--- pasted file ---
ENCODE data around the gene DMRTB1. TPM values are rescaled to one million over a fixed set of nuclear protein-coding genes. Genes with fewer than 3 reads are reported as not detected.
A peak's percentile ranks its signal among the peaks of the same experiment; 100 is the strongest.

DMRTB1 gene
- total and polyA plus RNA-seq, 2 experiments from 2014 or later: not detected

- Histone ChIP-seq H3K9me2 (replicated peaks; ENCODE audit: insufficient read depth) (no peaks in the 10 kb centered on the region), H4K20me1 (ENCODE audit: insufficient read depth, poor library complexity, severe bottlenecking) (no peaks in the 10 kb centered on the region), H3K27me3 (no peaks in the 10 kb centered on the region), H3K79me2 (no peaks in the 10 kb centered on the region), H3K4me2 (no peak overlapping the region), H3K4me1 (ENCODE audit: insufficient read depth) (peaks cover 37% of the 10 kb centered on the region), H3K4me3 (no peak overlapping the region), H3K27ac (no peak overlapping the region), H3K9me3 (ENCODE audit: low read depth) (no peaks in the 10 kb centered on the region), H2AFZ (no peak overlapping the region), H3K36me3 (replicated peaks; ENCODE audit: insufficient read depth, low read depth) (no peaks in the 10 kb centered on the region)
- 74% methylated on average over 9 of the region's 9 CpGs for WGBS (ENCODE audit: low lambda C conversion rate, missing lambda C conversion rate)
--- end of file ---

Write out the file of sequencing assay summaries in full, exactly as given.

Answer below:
ENCODE data around the gene DMRTB1. TPM values are rescaled to one million over a fixed set of nuclear protein-coding genes. Genes with fewer than 3 reads are reported as not detected.
A peak's percentile ranks its signal among the peaks of the same experiment; 100 is the strongest.

DMRTB1 gene
- total and polyA plus RNA-seq, 2 experiments from 2014 or later: not detected

- Histone ChIP-seq H3K9me2 (replicated peaks; ENCODE audit: insufficient read depth) (no peaks in the 10 kb centered on the region), H4K20me1 (ENCODE audit: insufficient read depth, poor library complexity, severe bottlenecking) (no peaks in the 10 kb centered on the region), H3K27me3 (no peaks in the 10 kb centered on the region), H3K79me2 (no peaks in the 10 kb centered on the region), H3K4me2 (no peak overlapping the region), H3K4me1 (ENCODE audit: insufficient read depth) (peaks cover 37% of the 10 kb centered on the region), H3K4me3 (no peak overlapping the region), H3K27ac (no peak overlapping the region), H3K9me3 (ENCODE audit: low read depth) (no peaks in the 10 kb centered on the region), H2AFZ (no peak overlapping the region), H3K36me3 (replicated peaks; ENCODE audit: insufficient read depth, low read depth) (no peaks in the 10 kb centered on the region)
- 74% methylated on average over 9 of the region's 9 CpGs for WGBS (ENCODE audit: low lambda C conversion rate, missing lambda C conversion rate)